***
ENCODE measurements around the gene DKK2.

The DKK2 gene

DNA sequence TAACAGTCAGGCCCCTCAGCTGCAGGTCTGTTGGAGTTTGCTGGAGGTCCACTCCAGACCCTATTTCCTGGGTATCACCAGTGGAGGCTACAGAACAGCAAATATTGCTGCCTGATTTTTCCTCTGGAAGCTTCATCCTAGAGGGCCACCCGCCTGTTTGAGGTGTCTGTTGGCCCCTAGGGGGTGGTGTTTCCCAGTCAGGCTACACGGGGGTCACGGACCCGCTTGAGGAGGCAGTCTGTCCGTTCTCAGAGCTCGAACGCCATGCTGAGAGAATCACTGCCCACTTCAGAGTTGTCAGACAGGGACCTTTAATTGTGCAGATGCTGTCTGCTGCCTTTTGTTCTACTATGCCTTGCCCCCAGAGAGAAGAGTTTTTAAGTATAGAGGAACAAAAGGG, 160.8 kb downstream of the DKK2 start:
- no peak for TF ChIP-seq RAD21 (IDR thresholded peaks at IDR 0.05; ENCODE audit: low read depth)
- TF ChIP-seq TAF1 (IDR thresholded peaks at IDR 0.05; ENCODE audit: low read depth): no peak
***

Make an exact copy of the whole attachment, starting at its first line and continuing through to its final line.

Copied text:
ENCODE measurements around the gene DKK2.

The DKK2 gene

DNA sequence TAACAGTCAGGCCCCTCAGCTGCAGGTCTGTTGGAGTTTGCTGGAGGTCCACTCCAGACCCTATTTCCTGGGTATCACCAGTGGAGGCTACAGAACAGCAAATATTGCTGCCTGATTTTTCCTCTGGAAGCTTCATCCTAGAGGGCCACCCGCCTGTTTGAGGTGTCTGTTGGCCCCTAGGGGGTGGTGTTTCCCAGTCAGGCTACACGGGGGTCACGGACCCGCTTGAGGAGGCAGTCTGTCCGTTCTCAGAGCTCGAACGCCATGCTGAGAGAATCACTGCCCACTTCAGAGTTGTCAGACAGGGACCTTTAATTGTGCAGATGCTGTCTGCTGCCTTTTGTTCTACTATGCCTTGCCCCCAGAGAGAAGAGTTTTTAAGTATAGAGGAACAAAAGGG, 160.8 kb downstream of the DKK2 start:
- no peak for TF ChIP-seq RAD21 (IDR thresholded peaks at IDR 0.05; ENCODE audit: low read depth)
- TF ChIP-seq TAF1 (IDR thresholded peaks at IDR 0.05; ENCODE audit: low read depth): no peak